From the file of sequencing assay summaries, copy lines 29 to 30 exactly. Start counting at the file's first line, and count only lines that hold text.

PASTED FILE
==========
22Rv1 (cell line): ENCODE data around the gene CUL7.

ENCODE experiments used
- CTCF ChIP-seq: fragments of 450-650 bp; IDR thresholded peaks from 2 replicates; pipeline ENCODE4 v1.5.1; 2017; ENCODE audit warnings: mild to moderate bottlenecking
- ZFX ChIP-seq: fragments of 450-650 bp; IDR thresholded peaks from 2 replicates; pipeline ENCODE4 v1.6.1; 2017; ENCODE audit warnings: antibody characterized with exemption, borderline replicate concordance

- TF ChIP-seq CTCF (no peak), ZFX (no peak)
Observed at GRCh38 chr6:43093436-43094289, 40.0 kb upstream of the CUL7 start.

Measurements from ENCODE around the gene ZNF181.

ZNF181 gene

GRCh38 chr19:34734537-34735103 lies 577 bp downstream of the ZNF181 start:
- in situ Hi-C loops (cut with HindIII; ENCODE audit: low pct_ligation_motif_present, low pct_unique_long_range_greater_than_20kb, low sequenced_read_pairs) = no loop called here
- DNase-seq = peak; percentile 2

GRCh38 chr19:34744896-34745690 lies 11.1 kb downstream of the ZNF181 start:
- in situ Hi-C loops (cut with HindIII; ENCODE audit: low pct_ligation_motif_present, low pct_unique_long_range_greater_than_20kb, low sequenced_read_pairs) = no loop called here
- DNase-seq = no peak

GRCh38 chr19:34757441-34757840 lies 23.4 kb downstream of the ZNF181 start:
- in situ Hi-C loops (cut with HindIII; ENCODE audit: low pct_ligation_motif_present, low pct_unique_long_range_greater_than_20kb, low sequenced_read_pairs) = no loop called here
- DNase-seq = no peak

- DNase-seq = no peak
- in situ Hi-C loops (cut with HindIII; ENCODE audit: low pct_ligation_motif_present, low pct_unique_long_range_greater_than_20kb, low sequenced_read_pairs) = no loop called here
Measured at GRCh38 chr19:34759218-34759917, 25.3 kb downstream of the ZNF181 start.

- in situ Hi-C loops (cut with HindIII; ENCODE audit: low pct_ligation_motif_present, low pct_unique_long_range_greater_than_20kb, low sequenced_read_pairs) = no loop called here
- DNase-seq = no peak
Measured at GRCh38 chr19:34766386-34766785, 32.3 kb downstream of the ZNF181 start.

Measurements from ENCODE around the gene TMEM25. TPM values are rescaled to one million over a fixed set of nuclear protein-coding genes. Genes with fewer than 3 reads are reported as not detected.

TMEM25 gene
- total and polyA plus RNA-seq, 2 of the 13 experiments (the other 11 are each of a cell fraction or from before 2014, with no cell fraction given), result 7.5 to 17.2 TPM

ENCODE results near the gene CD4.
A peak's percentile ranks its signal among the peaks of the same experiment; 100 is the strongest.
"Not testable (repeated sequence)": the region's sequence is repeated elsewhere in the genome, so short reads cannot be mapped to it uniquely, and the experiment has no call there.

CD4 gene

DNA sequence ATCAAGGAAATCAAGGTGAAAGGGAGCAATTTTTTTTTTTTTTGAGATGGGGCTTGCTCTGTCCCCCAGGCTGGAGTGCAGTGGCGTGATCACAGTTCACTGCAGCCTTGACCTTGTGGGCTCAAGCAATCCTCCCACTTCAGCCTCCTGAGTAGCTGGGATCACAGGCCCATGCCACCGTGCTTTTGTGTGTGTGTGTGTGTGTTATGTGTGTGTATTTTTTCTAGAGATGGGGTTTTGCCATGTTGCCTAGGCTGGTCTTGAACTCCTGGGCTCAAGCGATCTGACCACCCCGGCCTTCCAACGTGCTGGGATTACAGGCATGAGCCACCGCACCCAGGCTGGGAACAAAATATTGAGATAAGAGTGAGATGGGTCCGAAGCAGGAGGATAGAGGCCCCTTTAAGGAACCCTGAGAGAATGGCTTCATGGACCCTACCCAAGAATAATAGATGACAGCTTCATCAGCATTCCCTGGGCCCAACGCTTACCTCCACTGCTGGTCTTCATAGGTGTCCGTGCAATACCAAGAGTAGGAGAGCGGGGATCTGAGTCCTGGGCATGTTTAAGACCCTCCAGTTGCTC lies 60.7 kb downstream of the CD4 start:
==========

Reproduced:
"Not testable (repeated sequence)": the region's sequence is repeated elsewhere in the genome, so short reads cannot be mapped to it uniquely, and the experiment has no call there.

CD4 gene